“We continue to see that despite a lot of public pledges to address core problems with its platform, Facebook still remains incredibly vulnerable to exploitation by bad actors,” Mr. Warner said in a statement. Before it pursues new projects like its proposed cryptocurrency, Libra, he added, “Facebook should first focus on fixing the serious problems that remain with its platform, as these abuses illustrate.”
Mr. Kinzinger, who was stationed in Iraq twice as an Air Force pilot, said that he had begun dealing with online impostors around 2008, and that they had been a persistent headache since.
“It’s literally been an 11-year battle with this, and there’s nothing you can do about it,” he said. “It’s devastating.”
Mr. Kinzinger said dozens of women had contacted him or members of his staff to say they were in a relationship with him. A second woman from India reported sending one of the impostors roughly $10,000, he said. A woman from Arizona sent his staff members screenshots of her explicit online chats with a person posing as Mr. Kinzinger, worrying him that he was the victim of a political attack.
“These women talk to you like they’ve known you for a year, and I have no idea who they even are,” he said. “We turn these into Facebook, Instagram and Capitol Police, and there’s nothing they can do about it.”
Mr. Kinzinger said some of the impostor accounts impersonated him to run other frauds. Members of his staff recently communicated with one such account on Instagram purporting to be Mr. Kinzinger’s “private account which I use to communicate with my parents family and friends,” according to screenshots the staff members provided to The Times. Whoever was behind the account described needing help handling a briefcase with an enormous sum of money, saying: “That’s why i am looking for a trust worthy person.”
When Mr. Zuckerberg testified before Congress in April 2018, Mr. Kinzinger told him that just before the hearing he had found another Facebook impostor: a profile for an Andrew Kinzinger who lived in Los Angeles and used photos of the congressman. He asked Mr. Zuckerberg what Facebook was doing to combat such fake accounts.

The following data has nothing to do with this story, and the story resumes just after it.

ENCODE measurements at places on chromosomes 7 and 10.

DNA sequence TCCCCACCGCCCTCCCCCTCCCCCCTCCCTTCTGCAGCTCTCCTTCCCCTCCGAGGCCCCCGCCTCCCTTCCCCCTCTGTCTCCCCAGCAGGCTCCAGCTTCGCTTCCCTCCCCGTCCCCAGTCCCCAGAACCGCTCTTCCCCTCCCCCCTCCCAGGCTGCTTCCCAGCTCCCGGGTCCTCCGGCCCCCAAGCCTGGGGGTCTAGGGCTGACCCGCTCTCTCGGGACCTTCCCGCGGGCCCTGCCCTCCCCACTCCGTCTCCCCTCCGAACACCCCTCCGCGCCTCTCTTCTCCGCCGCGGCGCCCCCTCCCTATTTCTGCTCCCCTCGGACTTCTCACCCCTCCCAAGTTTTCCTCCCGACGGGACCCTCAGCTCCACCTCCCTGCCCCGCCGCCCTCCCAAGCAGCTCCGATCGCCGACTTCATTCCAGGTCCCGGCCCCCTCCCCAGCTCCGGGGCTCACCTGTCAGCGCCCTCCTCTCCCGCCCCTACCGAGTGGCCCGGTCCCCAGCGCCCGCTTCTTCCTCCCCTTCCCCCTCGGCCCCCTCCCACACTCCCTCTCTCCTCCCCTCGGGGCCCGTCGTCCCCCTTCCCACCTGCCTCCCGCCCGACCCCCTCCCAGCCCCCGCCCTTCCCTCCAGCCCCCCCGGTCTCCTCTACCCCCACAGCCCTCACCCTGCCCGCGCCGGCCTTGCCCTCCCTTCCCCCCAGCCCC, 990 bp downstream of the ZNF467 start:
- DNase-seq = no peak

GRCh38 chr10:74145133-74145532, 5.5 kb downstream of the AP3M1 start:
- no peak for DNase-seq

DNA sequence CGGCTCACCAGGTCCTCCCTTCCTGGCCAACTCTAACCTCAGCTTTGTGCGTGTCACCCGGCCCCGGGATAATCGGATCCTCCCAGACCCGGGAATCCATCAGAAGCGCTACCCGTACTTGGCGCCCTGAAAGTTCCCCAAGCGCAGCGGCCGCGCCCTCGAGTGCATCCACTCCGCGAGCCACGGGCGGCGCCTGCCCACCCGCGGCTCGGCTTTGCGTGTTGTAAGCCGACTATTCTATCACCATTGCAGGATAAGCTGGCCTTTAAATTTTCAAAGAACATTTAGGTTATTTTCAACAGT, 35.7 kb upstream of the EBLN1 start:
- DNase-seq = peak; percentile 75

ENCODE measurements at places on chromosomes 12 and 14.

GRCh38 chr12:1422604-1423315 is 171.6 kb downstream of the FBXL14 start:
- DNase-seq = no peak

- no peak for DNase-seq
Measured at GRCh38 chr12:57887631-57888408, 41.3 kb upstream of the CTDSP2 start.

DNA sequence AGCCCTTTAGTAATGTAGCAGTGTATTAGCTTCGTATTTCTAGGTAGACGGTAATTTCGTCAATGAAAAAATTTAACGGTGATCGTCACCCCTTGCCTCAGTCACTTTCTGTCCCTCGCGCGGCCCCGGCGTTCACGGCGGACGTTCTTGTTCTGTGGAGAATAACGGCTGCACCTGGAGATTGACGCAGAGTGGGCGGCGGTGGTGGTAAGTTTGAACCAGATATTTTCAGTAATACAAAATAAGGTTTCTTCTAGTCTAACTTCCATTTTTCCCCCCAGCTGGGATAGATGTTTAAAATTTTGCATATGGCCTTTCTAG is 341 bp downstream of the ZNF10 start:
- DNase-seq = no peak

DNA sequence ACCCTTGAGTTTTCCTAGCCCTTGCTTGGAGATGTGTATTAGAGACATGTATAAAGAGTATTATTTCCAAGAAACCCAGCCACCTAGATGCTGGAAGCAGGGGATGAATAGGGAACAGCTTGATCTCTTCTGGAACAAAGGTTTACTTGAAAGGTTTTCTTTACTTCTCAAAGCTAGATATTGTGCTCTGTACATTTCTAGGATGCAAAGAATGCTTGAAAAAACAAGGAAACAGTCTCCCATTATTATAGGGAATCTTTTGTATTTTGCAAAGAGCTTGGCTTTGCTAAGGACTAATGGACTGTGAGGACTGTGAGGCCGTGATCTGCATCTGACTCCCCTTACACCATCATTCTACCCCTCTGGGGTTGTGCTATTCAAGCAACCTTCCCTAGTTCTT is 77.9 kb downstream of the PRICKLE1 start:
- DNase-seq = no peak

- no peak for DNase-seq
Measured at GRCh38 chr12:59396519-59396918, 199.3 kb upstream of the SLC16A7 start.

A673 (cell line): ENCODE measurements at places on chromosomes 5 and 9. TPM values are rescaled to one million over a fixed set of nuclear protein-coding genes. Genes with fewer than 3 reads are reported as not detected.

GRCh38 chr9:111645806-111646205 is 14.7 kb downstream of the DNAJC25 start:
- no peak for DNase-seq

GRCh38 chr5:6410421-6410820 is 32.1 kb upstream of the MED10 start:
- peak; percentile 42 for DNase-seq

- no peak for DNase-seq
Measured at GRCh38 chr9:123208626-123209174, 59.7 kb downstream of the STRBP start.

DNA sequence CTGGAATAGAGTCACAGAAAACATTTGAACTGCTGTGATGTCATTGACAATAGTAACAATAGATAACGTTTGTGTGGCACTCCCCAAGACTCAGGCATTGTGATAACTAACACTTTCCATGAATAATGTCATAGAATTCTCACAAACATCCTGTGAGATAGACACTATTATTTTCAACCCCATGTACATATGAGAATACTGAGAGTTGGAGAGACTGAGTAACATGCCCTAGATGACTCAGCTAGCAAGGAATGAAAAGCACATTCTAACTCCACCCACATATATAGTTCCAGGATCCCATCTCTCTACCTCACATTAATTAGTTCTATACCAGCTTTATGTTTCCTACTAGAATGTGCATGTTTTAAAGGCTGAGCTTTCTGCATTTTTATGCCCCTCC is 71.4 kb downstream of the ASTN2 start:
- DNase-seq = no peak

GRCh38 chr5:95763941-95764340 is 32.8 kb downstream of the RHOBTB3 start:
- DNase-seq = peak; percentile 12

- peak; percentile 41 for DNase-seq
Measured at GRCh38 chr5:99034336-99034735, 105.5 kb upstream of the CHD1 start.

“Long term, the solution here is to build more A.I. tools that find patterns of people using the services that no real person would do,” Mr. Zuckerberg replied, adding such technology had led to the removal of tens of thousands of fake accounts. “That’s an area where we should be able to extend that work and develop more A.I. tools and do this more broadly.”
Mr. Kinzinger said members of his staff frequently scanned social media for impostor accounts and reported any that they found. A search by The Times on Wednesday yielded just one impostor account on Instagram that used Mr. Kinzinger’s exact name, although it had no photos or followers. Mr. Kinzinger said that many accounts used his photos under a different name and that they were difficult to find.
He said one seemingly simple fix would be for Facebook to notify users when other accounts used their photos.
In late 2017, Facebook said it would do just that, but recent tests by The Times showed that the feature often did not work. A Facebook spokeswoman said last week that impostors also needed to exhibit suspicious behavior for the company to notify the apparent subjects of impersonation, a detail it did not include in its announcement of the technology.
Follow Jack Nicas on Twitter: @jacknicas.
Get more stuff like this
Subscribe to our mailing list and get interesting stuff and updates to your email inbox.
Thank you for subscribing.
Something went wrong.